Rating: NNNNN"It is not necessary for a director to know how to write. However, it helps if he knows how.
“It is not necessary for a director to know how to write. However, it
helps if he knows how to read.”
There’s no need to shed tears for Billy Wilder. Born at the beginning
of one century, he lived into the beginning of another. He had a film
career that spanned half a century, was honoured, feted, rich and,
when he died, he was 95.
It was a ridiculously full and long life, and no one can say that his
death deprived us of any late masterpieces. Given Wilder’s mordant
view of human nature, I suspect that he’d laugh at tears for a man
who survived almost everyone he ever worked with.
Born in Vienna in 1907, he fled Europe in the mid-1930s for America,
part of the massive emigration of Jewish talent that filled Hollywood
in the late 30s and early 40s.
Arriving in America with little money and almost no English, he
managed to become one of the great comic screenwriters of the late
30s – Hold Back The Dawn and Midnight for Mitchell Leisen, Ball Of
Fire for Howard Hawks, and, supremely, Ninotchka for Garbo and
Lubitsch. Then he followed the path of John Huston and Preston Stuges
and began directing.
“Words, words, words. You made a rope of words and strangled this business.”
– Norma Desmond, Sunset Boulevard
Wilder offers an extreme instance of a writer who moved into the
director’s chair without ever reconsidering his role.
From 1942’s The Major And The Minor to 1981’s Buddy, Buddy, Wilder’s
films are torrents of dialogue, brisk, angry, heavy-handed, wistful,
bristling with sarcasm. They also take voiceover narration to the
outer limits permissible in the classical studio era of Hollywood
Wilder’s Austrian background leads critics to group him with the
German-Jewish emigre community that arrived in Hollywood during the
years following Hitler’s ascension to power. Like most of his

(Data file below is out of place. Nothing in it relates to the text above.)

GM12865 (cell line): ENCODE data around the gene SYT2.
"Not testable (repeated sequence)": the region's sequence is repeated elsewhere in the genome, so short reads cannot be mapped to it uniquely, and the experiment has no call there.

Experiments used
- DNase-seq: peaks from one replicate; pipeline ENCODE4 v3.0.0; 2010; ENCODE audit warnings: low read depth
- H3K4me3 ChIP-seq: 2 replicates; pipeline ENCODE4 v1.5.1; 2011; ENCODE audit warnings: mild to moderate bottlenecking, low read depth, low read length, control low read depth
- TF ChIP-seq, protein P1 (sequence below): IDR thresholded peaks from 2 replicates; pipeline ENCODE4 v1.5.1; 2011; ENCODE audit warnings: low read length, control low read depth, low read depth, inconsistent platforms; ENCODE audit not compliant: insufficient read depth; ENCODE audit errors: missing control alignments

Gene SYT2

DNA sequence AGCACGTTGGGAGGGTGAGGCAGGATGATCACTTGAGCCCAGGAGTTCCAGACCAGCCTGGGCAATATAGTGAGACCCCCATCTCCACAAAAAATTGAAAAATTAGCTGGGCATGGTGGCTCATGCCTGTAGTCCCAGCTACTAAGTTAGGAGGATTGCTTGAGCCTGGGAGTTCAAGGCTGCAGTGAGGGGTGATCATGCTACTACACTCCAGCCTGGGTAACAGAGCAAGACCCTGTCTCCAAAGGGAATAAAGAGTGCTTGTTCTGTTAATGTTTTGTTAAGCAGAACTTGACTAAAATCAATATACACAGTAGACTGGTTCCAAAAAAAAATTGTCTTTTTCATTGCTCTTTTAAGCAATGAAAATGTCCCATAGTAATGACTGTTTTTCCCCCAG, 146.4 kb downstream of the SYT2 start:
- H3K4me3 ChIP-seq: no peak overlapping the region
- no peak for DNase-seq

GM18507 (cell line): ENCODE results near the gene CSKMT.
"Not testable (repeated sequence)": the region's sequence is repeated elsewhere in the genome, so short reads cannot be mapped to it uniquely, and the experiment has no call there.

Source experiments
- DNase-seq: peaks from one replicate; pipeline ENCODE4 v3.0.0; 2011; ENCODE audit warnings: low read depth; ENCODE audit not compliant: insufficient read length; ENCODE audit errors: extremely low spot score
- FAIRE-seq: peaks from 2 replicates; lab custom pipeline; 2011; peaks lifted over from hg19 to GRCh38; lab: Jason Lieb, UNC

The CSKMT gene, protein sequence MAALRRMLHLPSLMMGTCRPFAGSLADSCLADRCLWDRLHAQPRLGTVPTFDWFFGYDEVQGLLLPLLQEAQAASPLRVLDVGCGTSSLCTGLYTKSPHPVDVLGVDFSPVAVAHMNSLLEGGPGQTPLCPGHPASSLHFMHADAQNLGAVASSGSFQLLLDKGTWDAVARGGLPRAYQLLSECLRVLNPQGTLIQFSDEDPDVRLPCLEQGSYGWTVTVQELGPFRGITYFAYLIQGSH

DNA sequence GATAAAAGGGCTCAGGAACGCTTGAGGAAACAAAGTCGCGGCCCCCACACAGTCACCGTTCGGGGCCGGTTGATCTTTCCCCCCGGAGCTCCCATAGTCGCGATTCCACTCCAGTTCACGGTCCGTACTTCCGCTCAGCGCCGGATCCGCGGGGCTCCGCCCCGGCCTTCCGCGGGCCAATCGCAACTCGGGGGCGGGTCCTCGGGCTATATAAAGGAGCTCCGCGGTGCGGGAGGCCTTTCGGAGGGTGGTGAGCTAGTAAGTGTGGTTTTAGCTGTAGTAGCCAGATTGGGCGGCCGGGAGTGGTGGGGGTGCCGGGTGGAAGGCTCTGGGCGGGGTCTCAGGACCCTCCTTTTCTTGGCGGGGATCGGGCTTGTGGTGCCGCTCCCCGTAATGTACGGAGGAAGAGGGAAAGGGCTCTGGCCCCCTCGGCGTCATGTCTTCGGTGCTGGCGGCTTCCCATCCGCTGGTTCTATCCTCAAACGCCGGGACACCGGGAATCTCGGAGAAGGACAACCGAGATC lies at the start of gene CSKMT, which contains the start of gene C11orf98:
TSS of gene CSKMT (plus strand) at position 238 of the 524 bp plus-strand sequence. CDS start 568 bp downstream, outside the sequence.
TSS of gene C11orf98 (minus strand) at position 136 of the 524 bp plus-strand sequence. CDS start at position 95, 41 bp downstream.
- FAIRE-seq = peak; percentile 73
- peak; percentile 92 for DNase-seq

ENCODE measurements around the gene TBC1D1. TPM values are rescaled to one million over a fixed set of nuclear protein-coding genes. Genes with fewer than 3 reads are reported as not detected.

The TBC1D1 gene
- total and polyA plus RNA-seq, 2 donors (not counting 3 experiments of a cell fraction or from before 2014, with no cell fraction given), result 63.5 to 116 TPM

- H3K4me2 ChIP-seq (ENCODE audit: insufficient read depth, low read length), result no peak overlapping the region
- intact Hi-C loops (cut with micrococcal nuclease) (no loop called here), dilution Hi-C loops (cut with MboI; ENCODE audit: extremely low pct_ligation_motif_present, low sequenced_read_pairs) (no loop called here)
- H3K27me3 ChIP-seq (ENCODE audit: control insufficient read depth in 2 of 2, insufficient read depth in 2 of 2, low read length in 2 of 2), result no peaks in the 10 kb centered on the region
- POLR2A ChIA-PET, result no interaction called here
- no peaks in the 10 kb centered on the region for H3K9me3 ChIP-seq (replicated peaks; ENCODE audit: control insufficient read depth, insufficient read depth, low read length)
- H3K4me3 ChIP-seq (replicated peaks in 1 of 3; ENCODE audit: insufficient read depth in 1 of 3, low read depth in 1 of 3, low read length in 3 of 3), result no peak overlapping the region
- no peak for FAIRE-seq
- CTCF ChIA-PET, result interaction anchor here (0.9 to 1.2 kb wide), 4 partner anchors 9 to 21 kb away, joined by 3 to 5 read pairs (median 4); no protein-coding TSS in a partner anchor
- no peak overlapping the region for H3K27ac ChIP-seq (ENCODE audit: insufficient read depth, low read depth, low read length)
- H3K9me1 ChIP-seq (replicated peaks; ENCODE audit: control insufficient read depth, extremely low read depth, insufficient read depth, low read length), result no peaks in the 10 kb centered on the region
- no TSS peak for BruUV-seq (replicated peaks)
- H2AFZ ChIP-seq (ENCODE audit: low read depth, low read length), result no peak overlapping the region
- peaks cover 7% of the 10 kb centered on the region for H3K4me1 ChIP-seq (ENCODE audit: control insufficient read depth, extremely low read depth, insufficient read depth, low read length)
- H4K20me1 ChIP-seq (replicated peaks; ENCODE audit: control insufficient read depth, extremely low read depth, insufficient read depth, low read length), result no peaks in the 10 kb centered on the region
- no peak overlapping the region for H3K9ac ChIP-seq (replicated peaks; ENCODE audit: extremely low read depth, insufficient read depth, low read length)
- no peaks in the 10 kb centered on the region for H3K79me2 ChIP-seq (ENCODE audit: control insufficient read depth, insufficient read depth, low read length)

compatriots (Lang, Siodmak, Preminger), he made a major contribution
to film noir. But it’s worth remembering that he was a tabloid
newspaper reporter in Vienna and Berlin before he began writing
scripts, which may account for his fondness for openly sensational
subject matter and his punchy, attention-grabbing openings.
As a visual stylist, Wilder is better than competent, but when some
visual element stands out in one of his films you can usually credit
a great collaborator, usually an art director: Hans Dreier on Sunset
Boulevard and Double Indemnity, Alexander Trauner on The Apartment
and The Private Life Of Sherlock Holmes.
“Money changes everything”
– Cyndi Lauper
Wilder is often identified as a cynic – Andrew Sarris, in The
American Cinema, claimed Wilder “too cynical to believe his own
cynicism” – but I don’t think the label’s really accurate. Sarris
once observed that the great lie of the Hollywood romance was that
money didn’t matter. Carole Lombard would marry poor but pretty
Robert Taylor or Clark Gable over rich but not nearly as pretty
Edward Arnold every time.
By Hollywood standards, Wilder is refreshingly realistic on the
subject. Money is at the heart of almost every Wilder film, be it
romance, comedy or thriller.
Susan Applegate’s (Ginger Rogers) adventures in The Major And The
Minor begin when she can’t afford a full-fare train ticket. In Sunset
Boulevard, Joe Gillis hides out in Norma Desmond’s mansion to escape
Bud Baxter’s motivated in The Apartment by corporate ambition, and
the relationship between Dietrich’s Erika von Schluetow and Captain
Pringle (John Lund) in A Foreign Affair is one step removed from that
of a prostitute and her trick.
Then there’s Sabrina, the most peculiar romantic comedy of the 1950s,
in which Bogart’s Linus Larrabee seduces Audrey Hepburn’s bewitching